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Table of Contents  
ORIGINAL ARTICLE
Year : 2011  |  Volume : 65  |  Issue : 12  |  Page : 528-534
 

Socio-demographic profile of pregnant women using Mishri


Department of Community Medicine, Krishna Institute of Medical Sciences, Karad, India

Date of Web Publication3-Apr-2013

Correspondence Address:
Praveen Ganganahalli
Department of Community Medicine, Krishna Institute of Medical Sciences, Karad (Satara) - 415 110, Maharashtra
India
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DOI: 10.4103/0019-5359.109902

PMID: 23548253

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 ¤ Abstract 

Background: "Mishri" is one among the various smokeless tobacco products used in the central and southern part of India. The use of newer tobacco products is increasing not only among men, but also among children, teenagers, and women of the reproductive age-group. Objectives: To study socio-demographic profile of mishri users among pregnant women admitted for delivery into Krishna Hospital, Karad - Satara, Maharashtra. Materials and Methods: All the consecutive pregnant women admitted for delivery in Krishna Hospital, Karad over a period of 6 months were enrolled and a detailed history of use of tobacco was obtained from them. A representative sample of mishri used by them for each application was collected and weighed on an electronic weighing machine. The socio-demographic information was collected among all mishri users and age-, parity-matched controls of non-mishri users during pregnancy. Results: A total of 258, i.e., (12%) of the women delivering in Krishna Hospital were using mishri. The mean duration of mishri use was 2 years with a standard deviation (SD) of 1.09 years, frequency of daily application being 1.4 times with an SD of 0.55, dwell time in mouth being 10 min with an SD of 2.9 min, and the quantity of each application being 236 mg with an SD of 66.2 mg. 29% of the teenagers and 68% of the primiparas were found to be using mishri, and a majority of them were housewives, having minimum education and belonging to the middle and lower socio-economic class. It was also found that the family members played a role in influencing the habit of mishri use. Interpretation and Conclusion: A small but significant number of women who deliver in the hospital used mishri during pregnancy and were in need of de-addiction counseling.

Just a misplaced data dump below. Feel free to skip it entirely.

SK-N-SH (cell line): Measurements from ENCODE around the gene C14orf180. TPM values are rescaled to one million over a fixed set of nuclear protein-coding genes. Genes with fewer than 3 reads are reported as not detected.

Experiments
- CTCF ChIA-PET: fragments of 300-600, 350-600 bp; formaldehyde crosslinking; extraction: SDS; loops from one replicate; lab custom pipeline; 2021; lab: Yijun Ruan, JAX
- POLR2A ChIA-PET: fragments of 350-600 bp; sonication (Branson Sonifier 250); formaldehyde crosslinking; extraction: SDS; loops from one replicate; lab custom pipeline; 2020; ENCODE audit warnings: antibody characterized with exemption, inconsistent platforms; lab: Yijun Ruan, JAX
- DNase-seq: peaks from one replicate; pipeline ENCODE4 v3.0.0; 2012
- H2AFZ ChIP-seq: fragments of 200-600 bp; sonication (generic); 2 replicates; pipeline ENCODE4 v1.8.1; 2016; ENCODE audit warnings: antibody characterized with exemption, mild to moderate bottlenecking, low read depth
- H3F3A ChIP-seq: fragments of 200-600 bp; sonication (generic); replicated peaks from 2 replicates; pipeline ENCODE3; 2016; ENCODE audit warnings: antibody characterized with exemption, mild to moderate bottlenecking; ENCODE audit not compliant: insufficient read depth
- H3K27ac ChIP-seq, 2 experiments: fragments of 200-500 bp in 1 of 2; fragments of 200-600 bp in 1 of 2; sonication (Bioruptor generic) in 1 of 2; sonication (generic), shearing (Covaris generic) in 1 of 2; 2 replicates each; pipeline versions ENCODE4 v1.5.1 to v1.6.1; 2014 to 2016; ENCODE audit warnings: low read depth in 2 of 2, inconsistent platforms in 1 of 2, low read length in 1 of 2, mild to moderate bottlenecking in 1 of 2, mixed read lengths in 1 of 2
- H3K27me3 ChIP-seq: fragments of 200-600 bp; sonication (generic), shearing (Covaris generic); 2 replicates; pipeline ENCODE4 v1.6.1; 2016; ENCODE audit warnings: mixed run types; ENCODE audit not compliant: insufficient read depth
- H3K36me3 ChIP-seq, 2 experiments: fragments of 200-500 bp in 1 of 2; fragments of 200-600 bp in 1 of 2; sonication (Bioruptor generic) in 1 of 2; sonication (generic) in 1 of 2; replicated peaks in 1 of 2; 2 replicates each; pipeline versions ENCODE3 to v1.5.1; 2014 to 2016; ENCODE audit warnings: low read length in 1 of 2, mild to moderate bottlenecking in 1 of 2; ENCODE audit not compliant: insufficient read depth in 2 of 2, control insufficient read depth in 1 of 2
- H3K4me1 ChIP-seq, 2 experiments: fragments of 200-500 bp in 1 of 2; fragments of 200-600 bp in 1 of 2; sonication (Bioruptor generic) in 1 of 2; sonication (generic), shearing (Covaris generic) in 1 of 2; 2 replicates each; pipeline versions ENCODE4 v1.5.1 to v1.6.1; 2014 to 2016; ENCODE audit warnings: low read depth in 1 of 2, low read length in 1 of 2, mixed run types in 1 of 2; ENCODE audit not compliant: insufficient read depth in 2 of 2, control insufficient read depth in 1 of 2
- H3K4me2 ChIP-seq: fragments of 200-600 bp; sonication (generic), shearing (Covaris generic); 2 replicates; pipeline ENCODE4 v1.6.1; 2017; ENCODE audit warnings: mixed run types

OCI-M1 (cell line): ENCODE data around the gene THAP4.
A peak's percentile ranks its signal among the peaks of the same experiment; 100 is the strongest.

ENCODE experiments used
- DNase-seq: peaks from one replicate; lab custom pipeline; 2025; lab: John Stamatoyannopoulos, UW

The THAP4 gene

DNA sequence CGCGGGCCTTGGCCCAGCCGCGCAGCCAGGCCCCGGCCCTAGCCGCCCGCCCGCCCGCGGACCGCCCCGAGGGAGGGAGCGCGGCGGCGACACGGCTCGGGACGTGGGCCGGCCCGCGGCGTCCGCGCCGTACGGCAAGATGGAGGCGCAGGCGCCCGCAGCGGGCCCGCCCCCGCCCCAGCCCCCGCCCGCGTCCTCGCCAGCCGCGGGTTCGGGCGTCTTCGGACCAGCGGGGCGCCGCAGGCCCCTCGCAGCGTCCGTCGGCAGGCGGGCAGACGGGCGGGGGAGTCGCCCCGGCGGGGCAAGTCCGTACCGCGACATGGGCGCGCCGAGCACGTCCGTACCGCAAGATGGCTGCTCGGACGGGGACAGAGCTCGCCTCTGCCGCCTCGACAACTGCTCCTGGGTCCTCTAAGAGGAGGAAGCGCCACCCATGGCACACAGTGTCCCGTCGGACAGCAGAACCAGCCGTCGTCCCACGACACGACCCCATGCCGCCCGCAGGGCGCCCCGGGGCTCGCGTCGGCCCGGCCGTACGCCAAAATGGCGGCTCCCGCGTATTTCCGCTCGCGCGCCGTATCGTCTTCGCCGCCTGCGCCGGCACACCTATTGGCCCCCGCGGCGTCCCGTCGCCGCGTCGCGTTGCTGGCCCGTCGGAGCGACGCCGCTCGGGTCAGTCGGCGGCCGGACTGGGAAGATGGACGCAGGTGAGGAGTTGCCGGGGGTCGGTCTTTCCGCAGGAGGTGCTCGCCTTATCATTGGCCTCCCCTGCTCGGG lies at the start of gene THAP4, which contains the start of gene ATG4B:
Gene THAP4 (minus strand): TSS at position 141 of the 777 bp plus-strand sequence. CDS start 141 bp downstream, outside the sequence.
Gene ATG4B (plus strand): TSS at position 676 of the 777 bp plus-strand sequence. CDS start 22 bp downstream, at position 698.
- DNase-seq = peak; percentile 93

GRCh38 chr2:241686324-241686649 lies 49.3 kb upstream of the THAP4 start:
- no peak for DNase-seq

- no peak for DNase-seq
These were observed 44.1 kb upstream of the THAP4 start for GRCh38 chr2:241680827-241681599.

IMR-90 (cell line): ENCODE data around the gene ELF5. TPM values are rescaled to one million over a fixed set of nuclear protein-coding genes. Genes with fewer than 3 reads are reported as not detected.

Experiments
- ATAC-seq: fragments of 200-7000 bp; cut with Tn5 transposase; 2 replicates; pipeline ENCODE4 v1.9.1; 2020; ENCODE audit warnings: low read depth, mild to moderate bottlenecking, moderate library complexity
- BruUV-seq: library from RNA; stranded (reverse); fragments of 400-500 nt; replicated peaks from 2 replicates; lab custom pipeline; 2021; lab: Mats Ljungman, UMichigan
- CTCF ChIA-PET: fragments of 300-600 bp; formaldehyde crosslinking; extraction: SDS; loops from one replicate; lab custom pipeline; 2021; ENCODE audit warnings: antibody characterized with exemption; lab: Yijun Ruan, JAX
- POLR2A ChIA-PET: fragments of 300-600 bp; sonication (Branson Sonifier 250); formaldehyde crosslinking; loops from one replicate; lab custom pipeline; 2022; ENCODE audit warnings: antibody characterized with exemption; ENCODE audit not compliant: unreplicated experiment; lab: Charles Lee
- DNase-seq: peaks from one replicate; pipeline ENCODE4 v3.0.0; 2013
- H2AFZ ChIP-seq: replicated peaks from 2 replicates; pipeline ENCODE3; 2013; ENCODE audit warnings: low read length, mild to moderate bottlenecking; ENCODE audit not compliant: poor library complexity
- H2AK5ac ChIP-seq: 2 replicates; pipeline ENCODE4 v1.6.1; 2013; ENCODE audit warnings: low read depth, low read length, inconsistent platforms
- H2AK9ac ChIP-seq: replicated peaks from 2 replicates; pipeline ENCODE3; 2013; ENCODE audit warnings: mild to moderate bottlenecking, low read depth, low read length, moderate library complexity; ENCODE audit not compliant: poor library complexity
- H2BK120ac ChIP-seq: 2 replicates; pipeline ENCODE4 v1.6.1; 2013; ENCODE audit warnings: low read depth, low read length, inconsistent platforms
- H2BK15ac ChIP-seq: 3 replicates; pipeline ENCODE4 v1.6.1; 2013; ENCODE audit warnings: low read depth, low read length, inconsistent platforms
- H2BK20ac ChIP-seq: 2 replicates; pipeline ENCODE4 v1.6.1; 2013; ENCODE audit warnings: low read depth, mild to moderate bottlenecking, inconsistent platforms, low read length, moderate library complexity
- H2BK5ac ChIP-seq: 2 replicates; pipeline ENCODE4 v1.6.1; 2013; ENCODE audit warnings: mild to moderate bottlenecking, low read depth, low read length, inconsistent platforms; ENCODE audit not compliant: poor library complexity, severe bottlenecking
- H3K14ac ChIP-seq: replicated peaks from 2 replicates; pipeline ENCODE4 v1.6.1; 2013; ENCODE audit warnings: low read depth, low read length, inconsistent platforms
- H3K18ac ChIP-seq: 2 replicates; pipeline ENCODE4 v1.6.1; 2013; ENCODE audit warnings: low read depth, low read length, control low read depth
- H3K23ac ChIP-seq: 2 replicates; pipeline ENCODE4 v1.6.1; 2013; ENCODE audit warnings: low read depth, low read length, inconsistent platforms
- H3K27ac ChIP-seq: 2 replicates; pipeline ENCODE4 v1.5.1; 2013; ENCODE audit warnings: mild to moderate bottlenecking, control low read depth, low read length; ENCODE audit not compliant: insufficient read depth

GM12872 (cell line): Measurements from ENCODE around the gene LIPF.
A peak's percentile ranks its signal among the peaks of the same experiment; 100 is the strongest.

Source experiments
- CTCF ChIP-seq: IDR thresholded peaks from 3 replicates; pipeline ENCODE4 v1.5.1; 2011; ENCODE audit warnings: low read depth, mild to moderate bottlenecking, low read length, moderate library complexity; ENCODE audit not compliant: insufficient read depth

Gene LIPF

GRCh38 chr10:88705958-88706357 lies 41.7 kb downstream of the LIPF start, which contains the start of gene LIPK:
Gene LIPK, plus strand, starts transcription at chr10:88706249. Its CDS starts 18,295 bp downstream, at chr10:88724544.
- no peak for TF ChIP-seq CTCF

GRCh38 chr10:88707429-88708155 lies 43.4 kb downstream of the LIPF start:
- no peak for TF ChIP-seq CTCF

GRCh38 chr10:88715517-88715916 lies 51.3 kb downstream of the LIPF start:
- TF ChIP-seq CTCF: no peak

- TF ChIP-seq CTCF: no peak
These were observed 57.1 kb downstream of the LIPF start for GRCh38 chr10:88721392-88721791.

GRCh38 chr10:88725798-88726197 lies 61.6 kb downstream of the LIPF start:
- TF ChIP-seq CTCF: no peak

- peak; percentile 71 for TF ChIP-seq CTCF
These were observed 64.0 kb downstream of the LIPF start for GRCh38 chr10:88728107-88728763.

Keywords: Mishri, pregnant women, smokeless tobacco, socio-demography


How to cite this article:
Ganganahalli P, Pratinidhi A, Kakade SV. Socio-demographic profile of pregnant women using Mishri. Indian J Med Sci 2011;65:528-34

How to cite this URL:
Ganganahalli P, Pratinidhi A, Kakade SV. Socio-demographic profile of pregnant women using Mishri. Indian J Med Sci [serial online] 2011 [cited 2014 Sep 22];65:528-34. Available from: http://www.indianjmedsci.org/text.asp?2011/65/12/528/109902



 ¤ Introduction Top


The term "smokeless tobacco" is used to describe tobacco that is consumed in un-burnt form. Smokeless tobacco can be used orally or nasally. [1] Over one-third of tobacco consumed regionally is in smokeless form. Traditional forms like betel quid, tobacco with lime, and tobacco tooth powder are commonly used and the use of new products is increasing, not only among men, but also among children, teenagers, and women of reproductive age. [1]
"Mishri" is a roasted, powdered preparation made by baking tobacco on a metal plate until it is uniformly black. It is subsequently powdered. [1],[2] Women who use mishri to clean their teeth initially, soon start applying it several times a day. Generally, mishri is carried in a metal container, taken out with the index finger, and applied to teeth and gums often for the purpose of cleaning the teeth. Users then tend to hold it in their mouths (due to nicotine addiction). [2]

This habit is common in Maharashtra. In a survey of 100,000 individuals in this area, 22% were mishri users; the prevalence was 39% among women and 0.8% among men. Women use it more commonly, predominantly in lower socio-economic groups. [2]